Bush says he didn’t compromise his soul to be a popular guy

Bush says he didn’t compromise his soul to be a popular guyWashington, Dec 18: US President George W Bush has said that his efforts to protect American people are "paying off," and added that he didn't compromisehis soul to become a popular guy.

In an interview with FOX News, President Bush said: "I've been a war-time president. I've dealt with two economic recessions now. I've had, hell, a lot of serious challenges. What matters to me is I didn''t compromise my soul to be a popular guy."

"Look, everybody likes to be popular. Everybody wants to be liked. But I just -- what do you expect? We've got a major economic problem and I'm the president during the major economic problem. I mean, do people approve of the economy? No. I don't approve of the economy. If you make decisions based upon polls, you''ll be a failure as president," Bush said.

He said that he is looking at all options when it comes to requests for an automaker bailout; and also discussed his legacy as he prepares to leave the White House.

The president said he's not worried that his response to the financial crisis or his handling of the Iraq war will mar his legacy as he prepares to leave office next month.

"I will be known as somebody (who) saw a problem and put the chips on the table to prevent the economy from collapsing. I'm a free-market guy. But I'm not going to let this economy crater in order to preserve the free-market system," Bush told FOX News.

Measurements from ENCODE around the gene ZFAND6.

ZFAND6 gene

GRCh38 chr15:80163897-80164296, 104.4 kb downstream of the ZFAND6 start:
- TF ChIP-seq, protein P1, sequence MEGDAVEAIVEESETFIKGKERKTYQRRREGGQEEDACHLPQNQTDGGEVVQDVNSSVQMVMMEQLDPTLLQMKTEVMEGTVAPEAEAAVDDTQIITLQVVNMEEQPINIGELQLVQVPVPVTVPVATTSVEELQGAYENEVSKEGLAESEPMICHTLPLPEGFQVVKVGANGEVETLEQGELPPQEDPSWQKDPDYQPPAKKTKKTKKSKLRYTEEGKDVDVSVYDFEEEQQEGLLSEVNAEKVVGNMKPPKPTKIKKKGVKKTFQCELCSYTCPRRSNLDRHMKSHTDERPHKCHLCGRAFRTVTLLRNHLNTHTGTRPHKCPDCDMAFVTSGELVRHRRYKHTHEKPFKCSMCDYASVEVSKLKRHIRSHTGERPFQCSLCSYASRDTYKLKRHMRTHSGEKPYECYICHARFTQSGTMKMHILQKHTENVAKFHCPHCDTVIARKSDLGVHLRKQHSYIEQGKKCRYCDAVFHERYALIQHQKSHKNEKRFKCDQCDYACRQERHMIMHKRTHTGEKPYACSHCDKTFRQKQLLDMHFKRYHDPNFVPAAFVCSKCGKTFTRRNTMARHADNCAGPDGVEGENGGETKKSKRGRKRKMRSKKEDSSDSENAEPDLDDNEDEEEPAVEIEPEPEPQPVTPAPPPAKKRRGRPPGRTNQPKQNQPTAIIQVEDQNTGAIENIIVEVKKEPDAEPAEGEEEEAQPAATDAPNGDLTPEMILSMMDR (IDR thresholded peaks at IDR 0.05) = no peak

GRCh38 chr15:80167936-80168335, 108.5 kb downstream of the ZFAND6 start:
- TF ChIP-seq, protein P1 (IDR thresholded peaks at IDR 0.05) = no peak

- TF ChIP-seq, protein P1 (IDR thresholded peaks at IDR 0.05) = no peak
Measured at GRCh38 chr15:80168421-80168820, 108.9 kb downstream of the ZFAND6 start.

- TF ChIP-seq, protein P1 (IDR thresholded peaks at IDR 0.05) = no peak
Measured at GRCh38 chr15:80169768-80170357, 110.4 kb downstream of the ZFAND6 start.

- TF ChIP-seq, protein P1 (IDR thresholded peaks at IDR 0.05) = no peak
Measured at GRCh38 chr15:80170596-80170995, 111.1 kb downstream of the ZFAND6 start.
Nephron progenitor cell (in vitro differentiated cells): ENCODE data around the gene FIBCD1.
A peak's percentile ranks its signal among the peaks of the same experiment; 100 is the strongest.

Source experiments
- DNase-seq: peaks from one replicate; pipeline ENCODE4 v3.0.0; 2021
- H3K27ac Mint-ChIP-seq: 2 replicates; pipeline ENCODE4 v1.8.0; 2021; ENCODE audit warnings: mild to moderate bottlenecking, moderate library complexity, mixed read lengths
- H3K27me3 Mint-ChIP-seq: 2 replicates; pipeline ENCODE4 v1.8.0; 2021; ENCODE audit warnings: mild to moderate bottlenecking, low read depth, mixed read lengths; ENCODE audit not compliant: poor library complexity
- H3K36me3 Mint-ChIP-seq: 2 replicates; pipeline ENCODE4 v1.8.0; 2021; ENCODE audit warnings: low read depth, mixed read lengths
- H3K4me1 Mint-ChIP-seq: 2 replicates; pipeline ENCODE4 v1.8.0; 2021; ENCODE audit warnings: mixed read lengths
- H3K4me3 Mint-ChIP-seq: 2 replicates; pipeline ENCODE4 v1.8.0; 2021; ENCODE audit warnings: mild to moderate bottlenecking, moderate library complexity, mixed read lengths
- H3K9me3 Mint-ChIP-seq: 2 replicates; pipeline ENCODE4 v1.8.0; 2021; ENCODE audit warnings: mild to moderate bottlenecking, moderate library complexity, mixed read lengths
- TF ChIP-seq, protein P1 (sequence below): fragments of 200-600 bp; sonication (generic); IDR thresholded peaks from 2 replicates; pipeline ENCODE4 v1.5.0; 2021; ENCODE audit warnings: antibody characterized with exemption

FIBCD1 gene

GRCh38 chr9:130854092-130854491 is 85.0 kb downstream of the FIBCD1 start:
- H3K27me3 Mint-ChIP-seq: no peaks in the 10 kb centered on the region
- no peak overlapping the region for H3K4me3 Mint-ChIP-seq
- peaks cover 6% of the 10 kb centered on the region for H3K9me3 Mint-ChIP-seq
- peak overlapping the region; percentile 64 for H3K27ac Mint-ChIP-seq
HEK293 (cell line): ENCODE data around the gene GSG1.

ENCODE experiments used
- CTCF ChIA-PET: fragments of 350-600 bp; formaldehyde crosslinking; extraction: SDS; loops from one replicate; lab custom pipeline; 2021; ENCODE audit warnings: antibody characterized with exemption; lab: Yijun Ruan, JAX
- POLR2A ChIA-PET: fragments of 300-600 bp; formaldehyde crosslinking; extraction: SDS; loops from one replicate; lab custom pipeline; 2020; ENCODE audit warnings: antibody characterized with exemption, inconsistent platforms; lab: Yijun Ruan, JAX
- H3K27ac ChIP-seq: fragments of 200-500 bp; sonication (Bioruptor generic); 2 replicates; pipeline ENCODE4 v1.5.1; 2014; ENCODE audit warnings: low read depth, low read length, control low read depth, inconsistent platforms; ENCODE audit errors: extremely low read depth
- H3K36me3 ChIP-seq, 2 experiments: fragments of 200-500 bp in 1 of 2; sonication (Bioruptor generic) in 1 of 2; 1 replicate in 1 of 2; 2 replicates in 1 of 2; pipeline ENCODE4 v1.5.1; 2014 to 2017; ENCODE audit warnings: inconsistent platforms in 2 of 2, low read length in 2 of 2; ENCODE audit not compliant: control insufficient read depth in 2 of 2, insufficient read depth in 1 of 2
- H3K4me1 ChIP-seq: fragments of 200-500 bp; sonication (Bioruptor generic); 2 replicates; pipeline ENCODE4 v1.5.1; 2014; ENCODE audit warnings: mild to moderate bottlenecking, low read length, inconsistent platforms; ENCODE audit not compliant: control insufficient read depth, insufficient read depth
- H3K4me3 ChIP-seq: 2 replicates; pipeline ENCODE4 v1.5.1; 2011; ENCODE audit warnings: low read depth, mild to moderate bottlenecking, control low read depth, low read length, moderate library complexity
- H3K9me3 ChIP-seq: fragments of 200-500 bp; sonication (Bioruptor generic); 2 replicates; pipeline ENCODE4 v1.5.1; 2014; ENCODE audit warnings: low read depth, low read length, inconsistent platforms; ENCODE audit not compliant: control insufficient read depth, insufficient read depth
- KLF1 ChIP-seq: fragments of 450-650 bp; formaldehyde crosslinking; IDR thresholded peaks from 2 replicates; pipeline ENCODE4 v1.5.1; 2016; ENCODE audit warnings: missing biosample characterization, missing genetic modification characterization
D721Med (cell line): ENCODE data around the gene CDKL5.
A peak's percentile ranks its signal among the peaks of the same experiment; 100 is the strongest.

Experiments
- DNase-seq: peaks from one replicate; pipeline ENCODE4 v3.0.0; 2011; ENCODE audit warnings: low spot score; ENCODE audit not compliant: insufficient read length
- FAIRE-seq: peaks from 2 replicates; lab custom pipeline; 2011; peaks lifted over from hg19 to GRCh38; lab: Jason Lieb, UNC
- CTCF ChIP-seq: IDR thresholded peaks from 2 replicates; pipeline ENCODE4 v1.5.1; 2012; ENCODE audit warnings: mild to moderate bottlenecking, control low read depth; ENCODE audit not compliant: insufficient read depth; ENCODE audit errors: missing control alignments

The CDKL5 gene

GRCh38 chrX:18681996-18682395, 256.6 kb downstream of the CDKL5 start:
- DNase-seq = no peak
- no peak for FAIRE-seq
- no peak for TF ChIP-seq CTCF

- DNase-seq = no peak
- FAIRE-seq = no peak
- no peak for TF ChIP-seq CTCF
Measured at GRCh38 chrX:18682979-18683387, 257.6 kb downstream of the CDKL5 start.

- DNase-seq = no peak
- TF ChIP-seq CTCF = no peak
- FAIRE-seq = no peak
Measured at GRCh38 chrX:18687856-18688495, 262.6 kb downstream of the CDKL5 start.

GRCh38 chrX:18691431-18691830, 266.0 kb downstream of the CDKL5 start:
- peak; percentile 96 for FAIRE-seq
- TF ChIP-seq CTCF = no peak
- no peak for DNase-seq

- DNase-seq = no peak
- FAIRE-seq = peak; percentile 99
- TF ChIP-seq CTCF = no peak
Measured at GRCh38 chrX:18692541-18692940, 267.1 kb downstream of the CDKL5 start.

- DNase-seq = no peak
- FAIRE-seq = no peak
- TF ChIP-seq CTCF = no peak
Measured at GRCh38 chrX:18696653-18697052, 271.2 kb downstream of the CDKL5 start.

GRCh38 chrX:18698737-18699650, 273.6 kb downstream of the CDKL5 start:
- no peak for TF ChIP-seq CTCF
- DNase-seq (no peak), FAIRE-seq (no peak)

Bush said he's still considering how to deal with requests for emergency funding from Detroit's Big Three automakers, but will resolve the issue `relatively soon.'

Bush said he believes a "disorganized bankruptcy or disorderly bankruptcy"would cause "great harm to the economy."

After a 14 billion dollar bailout bill failed in the Senate last week, the Bush Administration is considering several options. Aside from letting the automakers file for bankruptcy, the administration could tap funding from the 700 billion dollars financial bailout bill.

The president also downplayed the importance of his approval ratings, which are hovering at below 30 percent and have been below 40 percent for more than two years. (ANI)

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